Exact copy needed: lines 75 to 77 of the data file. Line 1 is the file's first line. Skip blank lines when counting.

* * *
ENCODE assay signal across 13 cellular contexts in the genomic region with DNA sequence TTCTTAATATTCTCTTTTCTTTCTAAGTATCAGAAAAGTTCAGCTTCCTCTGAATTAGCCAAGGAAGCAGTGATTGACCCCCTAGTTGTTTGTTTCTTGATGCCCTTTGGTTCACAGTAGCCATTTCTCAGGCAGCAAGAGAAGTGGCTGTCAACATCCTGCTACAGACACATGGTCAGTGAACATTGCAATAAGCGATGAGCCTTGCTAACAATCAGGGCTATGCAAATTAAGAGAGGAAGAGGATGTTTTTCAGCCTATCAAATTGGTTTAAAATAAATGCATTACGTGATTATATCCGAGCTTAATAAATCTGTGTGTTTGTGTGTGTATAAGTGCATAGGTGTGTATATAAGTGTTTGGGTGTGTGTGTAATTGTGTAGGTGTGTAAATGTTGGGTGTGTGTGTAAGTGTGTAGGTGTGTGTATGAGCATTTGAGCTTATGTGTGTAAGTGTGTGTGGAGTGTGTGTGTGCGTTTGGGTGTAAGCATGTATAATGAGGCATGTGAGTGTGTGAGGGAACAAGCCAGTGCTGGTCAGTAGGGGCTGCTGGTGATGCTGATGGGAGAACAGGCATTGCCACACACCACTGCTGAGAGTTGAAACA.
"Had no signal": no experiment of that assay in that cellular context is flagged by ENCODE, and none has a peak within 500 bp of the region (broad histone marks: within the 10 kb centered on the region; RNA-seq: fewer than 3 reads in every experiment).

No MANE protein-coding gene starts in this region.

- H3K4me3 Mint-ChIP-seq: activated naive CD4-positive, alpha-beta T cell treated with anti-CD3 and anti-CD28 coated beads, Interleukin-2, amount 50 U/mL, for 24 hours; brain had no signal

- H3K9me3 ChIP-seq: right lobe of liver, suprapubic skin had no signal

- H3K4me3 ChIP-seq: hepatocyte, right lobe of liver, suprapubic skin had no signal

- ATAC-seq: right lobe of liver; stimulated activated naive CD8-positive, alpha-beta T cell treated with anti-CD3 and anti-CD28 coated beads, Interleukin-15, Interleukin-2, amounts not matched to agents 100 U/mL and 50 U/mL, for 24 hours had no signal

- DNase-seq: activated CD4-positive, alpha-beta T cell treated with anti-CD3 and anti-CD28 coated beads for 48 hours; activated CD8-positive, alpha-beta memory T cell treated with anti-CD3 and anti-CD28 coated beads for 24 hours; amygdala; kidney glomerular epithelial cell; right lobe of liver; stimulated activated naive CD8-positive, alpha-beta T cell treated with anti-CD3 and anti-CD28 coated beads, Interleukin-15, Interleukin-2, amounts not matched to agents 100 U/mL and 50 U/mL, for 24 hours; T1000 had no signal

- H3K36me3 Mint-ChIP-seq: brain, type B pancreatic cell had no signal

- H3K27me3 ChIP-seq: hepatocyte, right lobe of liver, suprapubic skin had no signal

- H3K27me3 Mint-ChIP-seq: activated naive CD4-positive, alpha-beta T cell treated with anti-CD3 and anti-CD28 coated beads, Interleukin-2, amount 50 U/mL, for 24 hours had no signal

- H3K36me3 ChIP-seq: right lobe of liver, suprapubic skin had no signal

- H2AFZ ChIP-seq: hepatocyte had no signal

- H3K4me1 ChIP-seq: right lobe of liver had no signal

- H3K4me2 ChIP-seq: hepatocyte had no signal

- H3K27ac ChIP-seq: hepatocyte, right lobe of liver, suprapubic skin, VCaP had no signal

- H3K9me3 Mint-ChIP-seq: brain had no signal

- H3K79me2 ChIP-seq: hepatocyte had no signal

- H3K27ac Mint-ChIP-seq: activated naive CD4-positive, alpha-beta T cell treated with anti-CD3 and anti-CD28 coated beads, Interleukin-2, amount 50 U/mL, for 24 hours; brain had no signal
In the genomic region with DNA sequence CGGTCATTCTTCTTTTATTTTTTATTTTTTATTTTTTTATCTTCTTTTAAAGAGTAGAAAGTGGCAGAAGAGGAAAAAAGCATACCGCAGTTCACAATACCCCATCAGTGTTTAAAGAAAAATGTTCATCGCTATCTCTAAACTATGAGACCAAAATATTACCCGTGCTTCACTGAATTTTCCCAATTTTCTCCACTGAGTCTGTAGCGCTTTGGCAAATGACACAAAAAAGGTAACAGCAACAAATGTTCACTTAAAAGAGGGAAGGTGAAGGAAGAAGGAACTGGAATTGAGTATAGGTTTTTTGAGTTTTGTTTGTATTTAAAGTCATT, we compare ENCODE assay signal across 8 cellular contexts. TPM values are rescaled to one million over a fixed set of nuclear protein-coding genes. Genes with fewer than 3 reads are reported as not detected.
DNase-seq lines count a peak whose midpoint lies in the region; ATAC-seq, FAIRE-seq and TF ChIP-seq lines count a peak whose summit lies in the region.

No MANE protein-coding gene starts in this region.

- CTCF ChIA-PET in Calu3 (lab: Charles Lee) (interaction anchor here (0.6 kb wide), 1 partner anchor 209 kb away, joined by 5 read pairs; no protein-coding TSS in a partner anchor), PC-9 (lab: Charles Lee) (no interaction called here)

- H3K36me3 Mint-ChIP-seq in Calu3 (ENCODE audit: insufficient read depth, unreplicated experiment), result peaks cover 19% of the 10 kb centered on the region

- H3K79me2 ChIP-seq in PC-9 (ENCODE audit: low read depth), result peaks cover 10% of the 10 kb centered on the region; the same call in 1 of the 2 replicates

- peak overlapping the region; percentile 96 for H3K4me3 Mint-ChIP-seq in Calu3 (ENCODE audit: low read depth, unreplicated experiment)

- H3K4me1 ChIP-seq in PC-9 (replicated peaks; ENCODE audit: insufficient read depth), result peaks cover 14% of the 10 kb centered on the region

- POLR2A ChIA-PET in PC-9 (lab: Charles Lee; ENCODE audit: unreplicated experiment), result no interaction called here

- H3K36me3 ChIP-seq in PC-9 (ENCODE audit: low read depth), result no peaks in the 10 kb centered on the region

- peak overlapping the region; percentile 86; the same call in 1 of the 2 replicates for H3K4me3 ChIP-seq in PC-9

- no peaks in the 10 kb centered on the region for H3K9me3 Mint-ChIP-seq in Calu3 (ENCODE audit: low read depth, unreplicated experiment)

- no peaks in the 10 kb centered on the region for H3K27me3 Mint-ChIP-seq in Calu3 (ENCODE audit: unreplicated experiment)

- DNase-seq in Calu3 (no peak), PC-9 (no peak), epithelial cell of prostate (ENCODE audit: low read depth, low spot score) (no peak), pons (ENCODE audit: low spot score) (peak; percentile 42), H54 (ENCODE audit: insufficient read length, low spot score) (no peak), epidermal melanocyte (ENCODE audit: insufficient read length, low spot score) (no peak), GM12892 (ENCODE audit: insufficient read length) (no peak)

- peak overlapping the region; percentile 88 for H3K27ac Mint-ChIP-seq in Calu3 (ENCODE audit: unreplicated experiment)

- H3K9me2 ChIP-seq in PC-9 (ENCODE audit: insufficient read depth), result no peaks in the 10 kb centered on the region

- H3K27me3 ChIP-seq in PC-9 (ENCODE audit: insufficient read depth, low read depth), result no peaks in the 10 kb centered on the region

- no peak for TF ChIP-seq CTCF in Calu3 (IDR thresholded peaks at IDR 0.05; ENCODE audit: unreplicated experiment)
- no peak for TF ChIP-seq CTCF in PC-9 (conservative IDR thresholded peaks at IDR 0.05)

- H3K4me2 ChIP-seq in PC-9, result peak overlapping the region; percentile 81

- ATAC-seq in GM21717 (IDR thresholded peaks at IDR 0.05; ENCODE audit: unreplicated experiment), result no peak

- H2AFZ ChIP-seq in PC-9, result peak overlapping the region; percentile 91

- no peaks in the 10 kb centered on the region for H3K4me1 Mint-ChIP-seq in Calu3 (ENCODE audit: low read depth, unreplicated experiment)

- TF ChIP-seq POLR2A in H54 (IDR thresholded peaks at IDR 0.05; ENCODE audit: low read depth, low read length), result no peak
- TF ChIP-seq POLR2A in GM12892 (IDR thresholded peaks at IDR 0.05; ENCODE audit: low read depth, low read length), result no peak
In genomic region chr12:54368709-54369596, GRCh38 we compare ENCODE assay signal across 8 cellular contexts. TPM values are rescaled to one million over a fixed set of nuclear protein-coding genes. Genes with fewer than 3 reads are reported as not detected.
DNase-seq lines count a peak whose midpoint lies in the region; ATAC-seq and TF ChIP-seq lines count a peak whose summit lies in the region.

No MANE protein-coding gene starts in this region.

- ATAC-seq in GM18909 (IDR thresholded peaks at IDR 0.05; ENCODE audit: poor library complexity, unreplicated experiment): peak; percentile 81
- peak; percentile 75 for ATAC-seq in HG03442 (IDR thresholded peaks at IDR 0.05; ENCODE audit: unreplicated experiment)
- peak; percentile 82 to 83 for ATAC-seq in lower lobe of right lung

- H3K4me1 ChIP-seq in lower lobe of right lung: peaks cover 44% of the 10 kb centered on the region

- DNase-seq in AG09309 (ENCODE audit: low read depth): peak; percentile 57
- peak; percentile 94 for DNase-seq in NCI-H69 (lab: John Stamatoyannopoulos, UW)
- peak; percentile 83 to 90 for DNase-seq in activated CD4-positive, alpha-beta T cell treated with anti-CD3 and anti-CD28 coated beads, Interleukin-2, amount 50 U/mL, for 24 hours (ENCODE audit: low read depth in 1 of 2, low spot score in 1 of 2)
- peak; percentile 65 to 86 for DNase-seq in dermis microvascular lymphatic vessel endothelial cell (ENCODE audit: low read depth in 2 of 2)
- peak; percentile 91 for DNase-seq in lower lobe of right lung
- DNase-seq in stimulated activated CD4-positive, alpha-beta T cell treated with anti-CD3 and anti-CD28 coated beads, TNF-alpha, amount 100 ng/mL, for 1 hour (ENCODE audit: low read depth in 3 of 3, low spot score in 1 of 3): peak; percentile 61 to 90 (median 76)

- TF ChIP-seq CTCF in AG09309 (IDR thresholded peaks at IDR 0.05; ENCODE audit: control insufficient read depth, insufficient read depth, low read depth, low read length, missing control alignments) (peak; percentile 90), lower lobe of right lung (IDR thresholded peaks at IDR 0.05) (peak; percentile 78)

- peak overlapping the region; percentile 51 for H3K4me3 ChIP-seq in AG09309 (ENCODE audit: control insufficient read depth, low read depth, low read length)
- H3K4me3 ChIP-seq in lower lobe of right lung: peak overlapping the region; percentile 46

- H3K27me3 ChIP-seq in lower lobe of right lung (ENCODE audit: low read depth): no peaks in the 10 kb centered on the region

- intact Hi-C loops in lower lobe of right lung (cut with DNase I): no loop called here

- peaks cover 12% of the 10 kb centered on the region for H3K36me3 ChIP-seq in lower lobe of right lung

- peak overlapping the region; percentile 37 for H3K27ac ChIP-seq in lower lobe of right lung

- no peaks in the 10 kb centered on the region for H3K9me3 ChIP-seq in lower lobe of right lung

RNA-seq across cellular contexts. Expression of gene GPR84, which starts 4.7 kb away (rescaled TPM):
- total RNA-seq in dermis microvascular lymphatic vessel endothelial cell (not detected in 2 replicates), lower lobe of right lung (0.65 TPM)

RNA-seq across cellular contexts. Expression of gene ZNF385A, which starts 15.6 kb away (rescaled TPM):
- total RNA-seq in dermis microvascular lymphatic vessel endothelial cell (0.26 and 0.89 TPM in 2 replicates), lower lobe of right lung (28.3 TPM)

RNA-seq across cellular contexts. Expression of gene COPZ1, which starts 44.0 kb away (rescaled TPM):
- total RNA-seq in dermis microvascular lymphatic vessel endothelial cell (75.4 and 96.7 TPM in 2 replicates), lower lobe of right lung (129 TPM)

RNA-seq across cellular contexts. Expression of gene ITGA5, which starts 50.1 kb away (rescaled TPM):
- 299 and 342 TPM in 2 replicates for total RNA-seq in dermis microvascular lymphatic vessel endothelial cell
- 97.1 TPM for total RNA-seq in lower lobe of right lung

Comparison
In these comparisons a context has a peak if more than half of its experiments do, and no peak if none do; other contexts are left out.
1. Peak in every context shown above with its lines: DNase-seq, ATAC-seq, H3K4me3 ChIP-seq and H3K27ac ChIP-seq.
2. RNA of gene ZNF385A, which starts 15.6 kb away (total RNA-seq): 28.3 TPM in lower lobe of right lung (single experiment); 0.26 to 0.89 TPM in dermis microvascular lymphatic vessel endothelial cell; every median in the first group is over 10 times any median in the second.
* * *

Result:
Comparison
In these comparisons a context has a peak if more than half of its experiments do, and no peak if none do; other contexts are left out.
1. Peak in every context shown above with its lines: DNase-seq, ATAC-seq, H3K4me3 ChIP-seq and H3K27ac ChIP-seq.